Aim. To determine the level of the conus medullaris-Tuffier's line, and conus medullaris-Tuffier's line distance using imaging and evaluate their relation to age and gender. Methods. We performed a cross-sectional study of 189 adult participants, who underwent MR imaging of lumbosacral spine. Each vertebra was divided into 3 equal segments (upper, middle, and lower), and intervertebral disc space was also assumed as one segment. All segments from T12 upper segment to L5S1 intervertebral disc were numbered consecutively. The position of conus medullaris and Tuffier's line was determined by the vertebral segment or intervertebral disc space at the same level. The patients were stratified into high/low conus medullaris position (cutpoint: L1 middle segment) and short/long conus-Tuffier's distance (cutpoint: 14 segments). Results. Women with low conus were significantly more than men, in patients older than 50 years old (72.7 in females versus 55.3 in males; P<.05), whereas there was not such a sexual dimorphism in patients younger than 50 years old. Similarly, short conus-Tuffier's distance was more frequent among women than men in patients older than 50 years old (59.7 in females versus 39.5 in males; P<.05), whereas there was not any gender difference in patients younger than 50 years old. Conus-Tuffier's distance was negatively correlated with age (r=-0.32, P<.001) in all studied population. Conclusion. Anatomical landmarks vary according to age and gender, with a lower end of conus medullaris in women, so clinicians should use more caution on the identification of the appropriate site for lumbar puncture, particularly in elderly women.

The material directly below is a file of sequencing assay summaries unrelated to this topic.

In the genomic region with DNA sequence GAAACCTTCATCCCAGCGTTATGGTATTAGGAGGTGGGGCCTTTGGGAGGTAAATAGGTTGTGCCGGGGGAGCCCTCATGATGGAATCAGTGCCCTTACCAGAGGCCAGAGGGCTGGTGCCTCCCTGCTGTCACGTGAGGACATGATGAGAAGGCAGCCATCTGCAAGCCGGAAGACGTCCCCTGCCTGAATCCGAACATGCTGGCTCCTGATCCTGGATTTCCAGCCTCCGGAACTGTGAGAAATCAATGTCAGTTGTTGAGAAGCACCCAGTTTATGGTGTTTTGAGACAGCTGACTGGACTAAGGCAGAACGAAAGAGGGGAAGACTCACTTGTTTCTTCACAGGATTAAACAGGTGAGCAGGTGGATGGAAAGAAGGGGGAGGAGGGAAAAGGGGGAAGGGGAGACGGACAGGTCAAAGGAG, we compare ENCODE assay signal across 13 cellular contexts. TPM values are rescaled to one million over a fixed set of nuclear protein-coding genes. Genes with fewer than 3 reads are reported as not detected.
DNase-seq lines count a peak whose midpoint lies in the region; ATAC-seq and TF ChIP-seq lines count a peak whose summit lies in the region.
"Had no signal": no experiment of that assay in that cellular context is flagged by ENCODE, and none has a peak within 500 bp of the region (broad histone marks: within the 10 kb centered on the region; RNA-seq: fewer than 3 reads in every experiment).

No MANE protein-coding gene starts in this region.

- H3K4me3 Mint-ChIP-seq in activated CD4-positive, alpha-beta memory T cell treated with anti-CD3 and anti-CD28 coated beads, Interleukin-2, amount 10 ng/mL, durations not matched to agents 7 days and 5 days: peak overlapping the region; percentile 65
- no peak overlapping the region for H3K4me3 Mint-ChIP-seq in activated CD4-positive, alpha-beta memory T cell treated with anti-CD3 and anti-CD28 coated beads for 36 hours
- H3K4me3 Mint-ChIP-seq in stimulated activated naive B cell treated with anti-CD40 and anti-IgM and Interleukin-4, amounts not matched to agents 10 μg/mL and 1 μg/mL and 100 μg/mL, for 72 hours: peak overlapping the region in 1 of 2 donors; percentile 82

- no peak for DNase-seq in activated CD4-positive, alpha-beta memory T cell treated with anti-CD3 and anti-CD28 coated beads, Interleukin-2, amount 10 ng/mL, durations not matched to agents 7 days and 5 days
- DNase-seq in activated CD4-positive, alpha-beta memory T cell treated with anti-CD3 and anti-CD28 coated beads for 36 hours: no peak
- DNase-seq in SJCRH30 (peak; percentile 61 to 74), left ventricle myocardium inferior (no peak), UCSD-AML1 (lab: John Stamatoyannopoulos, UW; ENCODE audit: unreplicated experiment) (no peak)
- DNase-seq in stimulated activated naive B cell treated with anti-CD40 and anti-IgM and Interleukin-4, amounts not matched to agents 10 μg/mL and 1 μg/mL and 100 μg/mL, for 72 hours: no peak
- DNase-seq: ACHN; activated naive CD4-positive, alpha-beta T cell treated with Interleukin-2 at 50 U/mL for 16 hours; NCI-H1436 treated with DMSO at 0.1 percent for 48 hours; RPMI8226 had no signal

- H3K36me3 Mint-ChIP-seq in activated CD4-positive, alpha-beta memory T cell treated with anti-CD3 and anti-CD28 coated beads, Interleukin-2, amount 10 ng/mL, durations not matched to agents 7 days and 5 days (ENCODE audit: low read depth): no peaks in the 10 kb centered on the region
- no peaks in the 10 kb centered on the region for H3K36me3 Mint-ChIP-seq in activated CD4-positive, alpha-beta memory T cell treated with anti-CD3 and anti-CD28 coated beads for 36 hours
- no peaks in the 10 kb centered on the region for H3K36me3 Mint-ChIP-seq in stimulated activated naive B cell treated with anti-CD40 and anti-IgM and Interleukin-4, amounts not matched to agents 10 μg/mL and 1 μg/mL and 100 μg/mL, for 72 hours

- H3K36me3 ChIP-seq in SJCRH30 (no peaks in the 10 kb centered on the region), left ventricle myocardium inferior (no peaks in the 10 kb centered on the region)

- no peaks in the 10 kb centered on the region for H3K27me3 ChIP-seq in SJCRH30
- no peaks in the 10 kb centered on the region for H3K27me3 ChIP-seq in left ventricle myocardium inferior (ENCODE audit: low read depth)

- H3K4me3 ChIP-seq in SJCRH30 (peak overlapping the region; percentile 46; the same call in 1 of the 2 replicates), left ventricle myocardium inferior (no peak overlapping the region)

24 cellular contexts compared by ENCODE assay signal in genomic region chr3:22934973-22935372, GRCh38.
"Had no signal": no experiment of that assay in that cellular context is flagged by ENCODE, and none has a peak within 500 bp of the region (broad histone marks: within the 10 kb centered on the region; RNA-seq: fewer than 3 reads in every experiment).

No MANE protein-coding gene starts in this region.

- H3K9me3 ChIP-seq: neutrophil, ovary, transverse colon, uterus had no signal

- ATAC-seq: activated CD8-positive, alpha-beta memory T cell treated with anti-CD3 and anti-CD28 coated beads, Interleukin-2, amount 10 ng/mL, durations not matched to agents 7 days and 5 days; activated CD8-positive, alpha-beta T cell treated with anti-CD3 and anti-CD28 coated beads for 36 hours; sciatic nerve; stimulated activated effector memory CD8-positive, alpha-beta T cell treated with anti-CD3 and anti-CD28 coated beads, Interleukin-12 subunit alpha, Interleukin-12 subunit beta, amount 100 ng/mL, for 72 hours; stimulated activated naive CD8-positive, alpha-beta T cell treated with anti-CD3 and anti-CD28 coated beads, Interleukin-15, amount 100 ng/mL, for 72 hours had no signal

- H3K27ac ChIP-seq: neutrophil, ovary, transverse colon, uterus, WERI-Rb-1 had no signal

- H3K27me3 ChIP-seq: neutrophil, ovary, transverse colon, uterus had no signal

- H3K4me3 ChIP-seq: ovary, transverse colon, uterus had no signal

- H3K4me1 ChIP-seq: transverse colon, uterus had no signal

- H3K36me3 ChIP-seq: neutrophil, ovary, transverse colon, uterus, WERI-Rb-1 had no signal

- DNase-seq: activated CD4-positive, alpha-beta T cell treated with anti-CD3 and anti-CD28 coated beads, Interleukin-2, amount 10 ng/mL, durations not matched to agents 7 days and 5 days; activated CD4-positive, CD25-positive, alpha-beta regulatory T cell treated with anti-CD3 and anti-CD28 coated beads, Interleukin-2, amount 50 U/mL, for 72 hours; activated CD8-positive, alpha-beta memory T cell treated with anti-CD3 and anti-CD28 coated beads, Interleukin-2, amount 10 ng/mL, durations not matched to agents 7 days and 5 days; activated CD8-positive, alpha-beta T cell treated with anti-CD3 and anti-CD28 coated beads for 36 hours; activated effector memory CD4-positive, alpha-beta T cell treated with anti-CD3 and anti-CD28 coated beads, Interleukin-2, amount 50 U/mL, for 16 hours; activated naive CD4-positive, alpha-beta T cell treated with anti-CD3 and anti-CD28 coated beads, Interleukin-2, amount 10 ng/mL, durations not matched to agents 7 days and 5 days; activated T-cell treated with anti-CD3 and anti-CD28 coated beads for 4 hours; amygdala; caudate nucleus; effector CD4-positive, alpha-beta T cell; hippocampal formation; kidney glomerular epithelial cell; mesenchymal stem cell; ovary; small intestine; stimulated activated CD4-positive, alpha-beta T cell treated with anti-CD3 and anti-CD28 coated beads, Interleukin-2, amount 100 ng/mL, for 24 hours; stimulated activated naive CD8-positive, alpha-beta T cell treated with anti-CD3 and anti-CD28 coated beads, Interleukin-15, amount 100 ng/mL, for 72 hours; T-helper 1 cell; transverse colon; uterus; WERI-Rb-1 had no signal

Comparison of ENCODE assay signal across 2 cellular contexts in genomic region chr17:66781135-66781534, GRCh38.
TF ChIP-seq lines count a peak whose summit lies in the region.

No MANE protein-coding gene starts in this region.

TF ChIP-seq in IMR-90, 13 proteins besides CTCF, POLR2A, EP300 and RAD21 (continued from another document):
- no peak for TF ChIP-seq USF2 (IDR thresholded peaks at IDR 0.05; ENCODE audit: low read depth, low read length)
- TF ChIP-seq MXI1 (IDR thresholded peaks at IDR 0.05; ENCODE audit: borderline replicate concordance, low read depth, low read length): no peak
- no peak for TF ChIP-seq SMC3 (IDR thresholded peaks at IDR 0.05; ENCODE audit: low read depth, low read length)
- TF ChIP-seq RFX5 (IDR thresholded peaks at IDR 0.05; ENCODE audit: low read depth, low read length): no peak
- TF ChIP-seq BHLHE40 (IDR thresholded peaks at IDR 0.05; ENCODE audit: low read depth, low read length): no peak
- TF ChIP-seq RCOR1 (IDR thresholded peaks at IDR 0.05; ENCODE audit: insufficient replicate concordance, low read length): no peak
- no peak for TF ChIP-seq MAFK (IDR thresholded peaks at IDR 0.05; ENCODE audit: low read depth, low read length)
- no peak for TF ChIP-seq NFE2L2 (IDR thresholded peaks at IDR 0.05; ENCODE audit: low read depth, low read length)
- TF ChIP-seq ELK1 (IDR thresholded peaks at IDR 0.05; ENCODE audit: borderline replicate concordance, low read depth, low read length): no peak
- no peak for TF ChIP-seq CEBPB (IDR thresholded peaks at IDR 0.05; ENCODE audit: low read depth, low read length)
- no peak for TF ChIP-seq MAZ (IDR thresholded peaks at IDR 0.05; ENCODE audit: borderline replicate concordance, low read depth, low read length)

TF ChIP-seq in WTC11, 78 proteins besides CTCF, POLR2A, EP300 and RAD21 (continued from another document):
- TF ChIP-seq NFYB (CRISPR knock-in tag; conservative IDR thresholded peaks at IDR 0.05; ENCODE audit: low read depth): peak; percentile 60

ASJC Scopus subject areas
- Radiology Nuclear Medicine and imaging